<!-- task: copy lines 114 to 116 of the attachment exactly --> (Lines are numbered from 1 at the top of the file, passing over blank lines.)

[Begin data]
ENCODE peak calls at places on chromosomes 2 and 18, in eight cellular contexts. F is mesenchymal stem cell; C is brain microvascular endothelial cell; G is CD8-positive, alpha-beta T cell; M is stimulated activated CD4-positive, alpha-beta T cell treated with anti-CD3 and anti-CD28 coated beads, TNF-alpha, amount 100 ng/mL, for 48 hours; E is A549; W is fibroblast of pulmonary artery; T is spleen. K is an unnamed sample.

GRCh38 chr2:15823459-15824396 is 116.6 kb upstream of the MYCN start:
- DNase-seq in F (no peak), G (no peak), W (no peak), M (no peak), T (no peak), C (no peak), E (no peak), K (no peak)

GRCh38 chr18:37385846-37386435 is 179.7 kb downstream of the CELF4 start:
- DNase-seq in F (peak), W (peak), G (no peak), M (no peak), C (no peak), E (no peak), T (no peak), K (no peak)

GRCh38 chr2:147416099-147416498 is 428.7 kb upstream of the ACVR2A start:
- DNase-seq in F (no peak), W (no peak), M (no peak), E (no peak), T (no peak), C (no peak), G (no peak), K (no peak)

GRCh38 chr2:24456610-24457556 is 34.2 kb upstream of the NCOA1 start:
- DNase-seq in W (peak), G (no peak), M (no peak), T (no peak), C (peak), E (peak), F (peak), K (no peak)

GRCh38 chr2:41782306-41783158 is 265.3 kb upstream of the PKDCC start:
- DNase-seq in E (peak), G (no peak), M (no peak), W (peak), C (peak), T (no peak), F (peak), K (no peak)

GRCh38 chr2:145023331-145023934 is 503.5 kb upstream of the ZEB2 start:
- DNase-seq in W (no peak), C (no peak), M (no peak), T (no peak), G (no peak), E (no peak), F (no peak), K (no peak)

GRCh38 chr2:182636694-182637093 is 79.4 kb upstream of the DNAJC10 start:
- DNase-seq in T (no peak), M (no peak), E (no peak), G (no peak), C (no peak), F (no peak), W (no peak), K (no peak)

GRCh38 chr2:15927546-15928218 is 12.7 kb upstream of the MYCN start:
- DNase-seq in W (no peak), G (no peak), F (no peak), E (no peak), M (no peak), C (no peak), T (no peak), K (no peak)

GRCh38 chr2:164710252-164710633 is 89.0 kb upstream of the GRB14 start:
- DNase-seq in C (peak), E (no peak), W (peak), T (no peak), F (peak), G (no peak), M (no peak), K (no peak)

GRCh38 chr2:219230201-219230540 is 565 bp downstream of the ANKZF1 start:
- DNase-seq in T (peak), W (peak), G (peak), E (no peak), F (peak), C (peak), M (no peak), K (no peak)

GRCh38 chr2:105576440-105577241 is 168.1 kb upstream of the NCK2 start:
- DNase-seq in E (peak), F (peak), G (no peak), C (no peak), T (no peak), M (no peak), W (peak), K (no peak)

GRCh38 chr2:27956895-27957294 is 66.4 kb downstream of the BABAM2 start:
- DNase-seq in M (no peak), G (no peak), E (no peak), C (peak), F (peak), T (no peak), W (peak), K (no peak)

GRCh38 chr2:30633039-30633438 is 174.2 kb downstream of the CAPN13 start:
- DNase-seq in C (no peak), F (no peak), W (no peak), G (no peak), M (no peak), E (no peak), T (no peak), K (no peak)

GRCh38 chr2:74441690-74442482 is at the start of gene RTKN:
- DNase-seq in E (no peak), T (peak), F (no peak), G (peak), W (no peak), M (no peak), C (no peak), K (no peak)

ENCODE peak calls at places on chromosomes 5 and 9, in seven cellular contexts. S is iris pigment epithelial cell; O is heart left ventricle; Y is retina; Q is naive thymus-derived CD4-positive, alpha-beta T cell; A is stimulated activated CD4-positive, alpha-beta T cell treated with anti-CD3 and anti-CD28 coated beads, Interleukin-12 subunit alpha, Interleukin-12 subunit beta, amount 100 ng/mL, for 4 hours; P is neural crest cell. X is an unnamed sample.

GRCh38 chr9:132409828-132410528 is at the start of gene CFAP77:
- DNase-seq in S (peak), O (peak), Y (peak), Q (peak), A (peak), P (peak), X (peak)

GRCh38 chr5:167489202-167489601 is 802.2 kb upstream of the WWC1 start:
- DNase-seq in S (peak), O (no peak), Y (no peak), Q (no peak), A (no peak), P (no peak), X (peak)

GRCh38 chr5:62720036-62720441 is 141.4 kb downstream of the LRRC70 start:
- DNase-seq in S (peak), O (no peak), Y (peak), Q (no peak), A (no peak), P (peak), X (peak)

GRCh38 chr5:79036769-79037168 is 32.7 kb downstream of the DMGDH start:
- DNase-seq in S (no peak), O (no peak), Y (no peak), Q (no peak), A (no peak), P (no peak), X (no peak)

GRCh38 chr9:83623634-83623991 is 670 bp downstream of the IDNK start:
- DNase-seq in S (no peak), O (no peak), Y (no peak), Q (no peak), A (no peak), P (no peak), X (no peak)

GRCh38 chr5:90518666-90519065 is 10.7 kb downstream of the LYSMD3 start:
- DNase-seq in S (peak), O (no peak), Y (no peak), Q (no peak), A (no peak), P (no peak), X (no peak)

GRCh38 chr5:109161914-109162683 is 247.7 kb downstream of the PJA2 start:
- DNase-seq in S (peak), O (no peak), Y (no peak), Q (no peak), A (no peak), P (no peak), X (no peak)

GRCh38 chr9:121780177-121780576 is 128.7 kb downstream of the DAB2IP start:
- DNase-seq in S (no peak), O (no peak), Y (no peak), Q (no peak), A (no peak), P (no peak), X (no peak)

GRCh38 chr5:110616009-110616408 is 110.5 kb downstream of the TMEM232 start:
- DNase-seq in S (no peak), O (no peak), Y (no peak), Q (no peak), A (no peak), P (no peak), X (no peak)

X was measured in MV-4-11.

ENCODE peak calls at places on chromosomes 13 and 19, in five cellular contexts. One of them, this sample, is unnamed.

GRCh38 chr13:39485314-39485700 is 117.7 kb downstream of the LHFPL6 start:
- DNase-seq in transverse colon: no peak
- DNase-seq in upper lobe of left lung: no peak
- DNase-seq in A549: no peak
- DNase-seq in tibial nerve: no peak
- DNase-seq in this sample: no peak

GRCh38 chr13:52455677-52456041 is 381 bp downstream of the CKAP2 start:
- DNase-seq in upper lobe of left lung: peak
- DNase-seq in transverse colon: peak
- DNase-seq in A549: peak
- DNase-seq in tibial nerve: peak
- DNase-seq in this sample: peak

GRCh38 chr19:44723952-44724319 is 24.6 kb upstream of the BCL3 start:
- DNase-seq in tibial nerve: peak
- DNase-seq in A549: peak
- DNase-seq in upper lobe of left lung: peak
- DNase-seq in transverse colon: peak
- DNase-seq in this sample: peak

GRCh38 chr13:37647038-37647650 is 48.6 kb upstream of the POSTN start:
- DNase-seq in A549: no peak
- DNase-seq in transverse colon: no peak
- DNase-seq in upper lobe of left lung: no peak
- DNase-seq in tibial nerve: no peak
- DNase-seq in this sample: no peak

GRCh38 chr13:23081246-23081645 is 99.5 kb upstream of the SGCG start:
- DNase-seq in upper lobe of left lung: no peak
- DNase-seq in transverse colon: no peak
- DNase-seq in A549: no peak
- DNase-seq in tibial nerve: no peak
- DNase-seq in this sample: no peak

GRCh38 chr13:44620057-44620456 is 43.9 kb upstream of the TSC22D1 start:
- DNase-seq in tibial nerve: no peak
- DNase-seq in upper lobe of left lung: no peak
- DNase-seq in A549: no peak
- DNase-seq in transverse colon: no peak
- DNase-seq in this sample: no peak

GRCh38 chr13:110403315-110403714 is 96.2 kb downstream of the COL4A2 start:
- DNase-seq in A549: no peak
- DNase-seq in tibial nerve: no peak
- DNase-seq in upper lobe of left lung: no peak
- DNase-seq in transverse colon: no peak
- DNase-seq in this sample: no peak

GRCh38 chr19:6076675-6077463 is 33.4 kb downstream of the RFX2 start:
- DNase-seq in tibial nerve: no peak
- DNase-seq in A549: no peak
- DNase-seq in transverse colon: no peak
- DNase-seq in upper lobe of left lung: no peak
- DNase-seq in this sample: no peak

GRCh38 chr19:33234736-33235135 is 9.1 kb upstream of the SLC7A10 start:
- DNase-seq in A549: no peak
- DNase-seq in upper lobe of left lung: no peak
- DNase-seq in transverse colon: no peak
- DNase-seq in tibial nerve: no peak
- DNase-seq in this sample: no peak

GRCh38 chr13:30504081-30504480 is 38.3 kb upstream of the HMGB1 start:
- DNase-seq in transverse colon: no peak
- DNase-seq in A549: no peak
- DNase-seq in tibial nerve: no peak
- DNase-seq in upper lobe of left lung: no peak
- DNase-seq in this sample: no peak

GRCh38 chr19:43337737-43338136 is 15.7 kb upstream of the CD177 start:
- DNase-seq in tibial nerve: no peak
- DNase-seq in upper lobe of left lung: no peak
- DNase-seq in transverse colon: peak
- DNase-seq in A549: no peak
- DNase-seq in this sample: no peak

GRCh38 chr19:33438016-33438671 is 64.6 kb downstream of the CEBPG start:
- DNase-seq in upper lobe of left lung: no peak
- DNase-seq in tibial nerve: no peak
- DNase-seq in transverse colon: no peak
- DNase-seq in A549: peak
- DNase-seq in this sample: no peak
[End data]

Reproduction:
- DNase-seq in transverse colon: peak
- DNase-seq in A549: no peak
- DNase-seq in this sample: no peak